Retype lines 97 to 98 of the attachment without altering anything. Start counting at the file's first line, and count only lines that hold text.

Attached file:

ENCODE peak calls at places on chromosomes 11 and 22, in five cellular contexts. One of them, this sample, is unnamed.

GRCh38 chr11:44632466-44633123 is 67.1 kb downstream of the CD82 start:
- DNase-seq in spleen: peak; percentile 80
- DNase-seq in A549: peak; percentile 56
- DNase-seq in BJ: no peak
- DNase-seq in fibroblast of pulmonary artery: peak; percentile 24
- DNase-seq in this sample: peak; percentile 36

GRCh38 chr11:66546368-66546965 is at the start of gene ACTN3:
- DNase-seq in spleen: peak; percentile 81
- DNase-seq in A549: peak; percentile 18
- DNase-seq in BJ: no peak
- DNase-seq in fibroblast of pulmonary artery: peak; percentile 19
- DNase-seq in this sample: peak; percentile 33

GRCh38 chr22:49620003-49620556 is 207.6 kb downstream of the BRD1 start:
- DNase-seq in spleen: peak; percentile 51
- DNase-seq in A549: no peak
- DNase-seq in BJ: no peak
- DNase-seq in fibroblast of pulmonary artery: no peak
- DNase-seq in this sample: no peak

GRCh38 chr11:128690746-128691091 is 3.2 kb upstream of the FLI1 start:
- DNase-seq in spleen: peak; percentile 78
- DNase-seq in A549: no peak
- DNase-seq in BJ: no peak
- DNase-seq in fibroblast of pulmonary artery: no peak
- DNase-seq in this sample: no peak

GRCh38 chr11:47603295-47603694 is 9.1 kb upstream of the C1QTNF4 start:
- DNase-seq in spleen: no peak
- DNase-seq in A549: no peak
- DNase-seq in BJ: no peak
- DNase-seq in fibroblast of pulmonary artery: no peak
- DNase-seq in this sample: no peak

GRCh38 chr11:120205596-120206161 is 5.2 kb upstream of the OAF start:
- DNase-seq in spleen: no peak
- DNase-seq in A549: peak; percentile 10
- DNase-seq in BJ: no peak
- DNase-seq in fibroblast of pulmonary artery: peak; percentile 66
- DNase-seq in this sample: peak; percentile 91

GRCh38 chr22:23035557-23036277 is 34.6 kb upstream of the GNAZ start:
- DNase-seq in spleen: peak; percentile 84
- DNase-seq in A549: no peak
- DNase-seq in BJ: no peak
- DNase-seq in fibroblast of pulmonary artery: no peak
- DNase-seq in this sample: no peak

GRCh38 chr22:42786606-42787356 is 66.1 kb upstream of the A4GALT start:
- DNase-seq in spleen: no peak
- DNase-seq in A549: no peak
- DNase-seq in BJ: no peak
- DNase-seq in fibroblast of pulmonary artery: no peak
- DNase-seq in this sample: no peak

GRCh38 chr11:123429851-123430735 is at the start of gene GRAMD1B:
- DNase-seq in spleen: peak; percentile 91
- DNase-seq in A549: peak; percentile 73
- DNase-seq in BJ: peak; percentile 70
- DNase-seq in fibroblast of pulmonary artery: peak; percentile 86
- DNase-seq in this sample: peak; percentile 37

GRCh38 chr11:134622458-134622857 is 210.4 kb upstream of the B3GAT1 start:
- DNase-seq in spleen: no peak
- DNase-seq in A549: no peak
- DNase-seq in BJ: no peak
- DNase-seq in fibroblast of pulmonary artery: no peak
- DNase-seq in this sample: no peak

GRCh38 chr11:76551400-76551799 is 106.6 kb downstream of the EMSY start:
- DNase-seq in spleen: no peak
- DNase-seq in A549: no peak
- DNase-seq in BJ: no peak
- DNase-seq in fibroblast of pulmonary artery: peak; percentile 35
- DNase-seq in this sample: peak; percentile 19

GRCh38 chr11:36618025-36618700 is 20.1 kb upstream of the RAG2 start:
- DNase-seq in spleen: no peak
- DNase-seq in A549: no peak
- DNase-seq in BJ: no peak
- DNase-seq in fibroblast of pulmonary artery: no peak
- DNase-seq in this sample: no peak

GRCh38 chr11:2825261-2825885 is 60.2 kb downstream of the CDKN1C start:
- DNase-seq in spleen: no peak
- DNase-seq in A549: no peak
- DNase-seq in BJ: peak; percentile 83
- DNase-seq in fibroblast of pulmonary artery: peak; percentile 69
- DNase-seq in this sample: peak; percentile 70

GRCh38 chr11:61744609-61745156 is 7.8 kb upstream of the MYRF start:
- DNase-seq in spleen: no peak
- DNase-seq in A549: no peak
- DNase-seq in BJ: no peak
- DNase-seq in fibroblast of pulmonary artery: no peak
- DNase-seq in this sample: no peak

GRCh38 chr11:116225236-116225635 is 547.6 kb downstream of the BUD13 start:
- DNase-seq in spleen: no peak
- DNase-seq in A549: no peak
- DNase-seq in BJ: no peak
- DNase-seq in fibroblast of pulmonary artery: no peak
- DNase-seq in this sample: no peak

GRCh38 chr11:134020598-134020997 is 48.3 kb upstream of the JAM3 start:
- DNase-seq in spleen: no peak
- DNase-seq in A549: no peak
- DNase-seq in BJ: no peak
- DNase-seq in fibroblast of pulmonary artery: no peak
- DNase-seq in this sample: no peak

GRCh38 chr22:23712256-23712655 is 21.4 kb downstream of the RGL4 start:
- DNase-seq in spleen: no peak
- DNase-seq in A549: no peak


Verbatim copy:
- DNase-seq in this sample: no peak

GRCh38 chr22:23712256-23712655 is 21.4 kb downstream of the RGL4 start: